Two not particularly large rooms were discovered in the western wing of the building, north and south of the underground cavities. Their floors were made of poor-quality plaster and an opening (width 1.1 m) was fixed in their common wall. The level of the two rooms was different than that of the adjacent vaults to the north and south, and lower than the rooms with the mosaics, located in the southwestern corner of the building. It is unclear at this stage whether they were constructed at the same time as the earlier building, or were added later, when that building was still in use. To the west of the earlier building were the remains of a shop that opened onto the cardo, joining those shops that were exposed in the previous season. The floor in the store was made of plaster, and preserved in the southwestern corner was a tabun. Part of a plaster floor was discovered in the space between the storefront and the line of the cardo, along the line of the sidewalk that continued in front of the stores and parallel to the street.  
When the earlier building was abandoned and its walls were partly dismantled, its building materials—stones and plaster fragments, some of them colored—were buried beneath the floor levels of the second Roman-period building. One such cluster of construction debris, which was spilled diagonally, was discovered in the western part of the excavation area. It consisted of a concentration of hundreds of plaster fragments, probably from one or more rooms in the earlier building. The patterns on the plaster fragments are varied and decorated in many colors. Geometric patterns (guilloche) were found among them, as well as lines occurring in a variety of thicknesses that delineated a lustrous color surface, evidence that the walls were adorned with rectangular panels. Other fragments have light-colored floral motifs of white on a red background or motifs occurring in various shades set on a white background. Architectural elements, columns, niches, parts of a frieze etc. are depicted on other fragments. Of significance are the fragments on which figures are portrayed—the head of a lion, an antelope, a bird, the back of a tiger etc.—usually on a black background. The body of a person holding a club is portrayed on one fragment. The study of the plaster fragments is still in its initial stages but it is already clear that at least one of the building’s rooms was adorned with figurative images, possibly an exhibition of exotic animals and birds portrayed in a variety of poses.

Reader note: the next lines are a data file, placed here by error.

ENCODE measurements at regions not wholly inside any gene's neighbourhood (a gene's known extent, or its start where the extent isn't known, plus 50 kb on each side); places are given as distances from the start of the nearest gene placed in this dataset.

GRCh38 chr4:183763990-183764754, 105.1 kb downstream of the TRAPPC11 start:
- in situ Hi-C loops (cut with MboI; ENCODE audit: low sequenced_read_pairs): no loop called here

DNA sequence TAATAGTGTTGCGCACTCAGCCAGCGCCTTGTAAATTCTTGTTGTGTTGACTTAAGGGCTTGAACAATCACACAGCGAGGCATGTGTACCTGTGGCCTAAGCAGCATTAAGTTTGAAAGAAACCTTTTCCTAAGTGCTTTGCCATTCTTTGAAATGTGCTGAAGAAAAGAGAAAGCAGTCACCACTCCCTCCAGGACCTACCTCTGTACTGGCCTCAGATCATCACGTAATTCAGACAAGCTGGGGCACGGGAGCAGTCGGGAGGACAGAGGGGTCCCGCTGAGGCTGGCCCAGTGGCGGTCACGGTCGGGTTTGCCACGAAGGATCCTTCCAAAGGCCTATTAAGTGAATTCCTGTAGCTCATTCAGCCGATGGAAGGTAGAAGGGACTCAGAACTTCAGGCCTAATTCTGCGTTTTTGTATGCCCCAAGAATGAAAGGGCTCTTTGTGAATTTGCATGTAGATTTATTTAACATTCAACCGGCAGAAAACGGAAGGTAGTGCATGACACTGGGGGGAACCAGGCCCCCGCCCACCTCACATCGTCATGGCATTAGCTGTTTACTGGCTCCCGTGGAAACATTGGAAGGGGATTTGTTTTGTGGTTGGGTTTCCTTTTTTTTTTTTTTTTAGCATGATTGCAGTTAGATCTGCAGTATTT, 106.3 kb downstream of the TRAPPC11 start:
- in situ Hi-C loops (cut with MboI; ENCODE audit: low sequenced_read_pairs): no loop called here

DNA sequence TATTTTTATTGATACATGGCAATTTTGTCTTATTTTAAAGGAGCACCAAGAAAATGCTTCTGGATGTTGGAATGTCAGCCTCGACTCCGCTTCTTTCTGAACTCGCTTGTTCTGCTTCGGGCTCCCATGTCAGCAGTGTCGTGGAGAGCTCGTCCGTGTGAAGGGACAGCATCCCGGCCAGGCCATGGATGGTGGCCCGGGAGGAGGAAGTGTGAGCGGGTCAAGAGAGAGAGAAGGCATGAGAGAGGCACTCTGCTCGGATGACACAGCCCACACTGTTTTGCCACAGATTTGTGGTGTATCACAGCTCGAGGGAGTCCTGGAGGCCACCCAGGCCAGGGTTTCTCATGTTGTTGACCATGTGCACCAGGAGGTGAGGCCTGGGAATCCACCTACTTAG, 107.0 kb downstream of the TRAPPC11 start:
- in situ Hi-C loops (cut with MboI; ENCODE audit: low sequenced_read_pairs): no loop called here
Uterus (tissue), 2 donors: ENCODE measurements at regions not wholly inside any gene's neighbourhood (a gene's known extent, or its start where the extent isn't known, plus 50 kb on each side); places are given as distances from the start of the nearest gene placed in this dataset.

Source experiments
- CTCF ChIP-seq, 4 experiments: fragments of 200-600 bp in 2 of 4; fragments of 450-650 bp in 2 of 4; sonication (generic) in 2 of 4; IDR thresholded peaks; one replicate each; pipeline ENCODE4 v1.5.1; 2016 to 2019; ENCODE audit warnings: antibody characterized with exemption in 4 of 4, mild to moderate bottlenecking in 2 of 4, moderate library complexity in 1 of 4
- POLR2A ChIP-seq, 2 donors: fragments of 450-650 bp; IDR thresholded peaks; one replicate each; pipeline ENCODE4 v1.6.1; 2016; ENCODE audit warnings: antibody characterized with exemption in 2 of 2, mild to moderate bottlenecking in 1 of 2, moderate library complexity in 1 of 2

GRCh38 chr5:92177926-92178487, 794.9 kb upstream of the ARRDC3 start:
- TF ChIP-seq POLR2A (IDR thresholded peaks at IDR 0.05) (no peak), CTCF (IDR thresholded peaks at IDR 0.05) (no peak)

During this last season, other sections were discovered of the second monumental structure built later in the Roman period. The continuation of the western wall to the north and the northern wall to the west were exposed. Another monumental wall (length c. 13 m, width c. 1.49 m), much of which survived to a height of three courses, was discovered 5.7 m east of, and parallel to, the western wall. The wall was built of well-dressed ashlar stones arranged with one face as headers and the other face as stretchers, like the rest of the building’s walls. It continued north, beyond the excavation area; its southern end was truncated and it may have continued southward. The new wall and the continuation of the monumental walls exposed during this season severed the vaults of the earlier building and canceled them, a clear indication that the construction of the later structures did forego the spaces of the earlier building, which was no longer in use.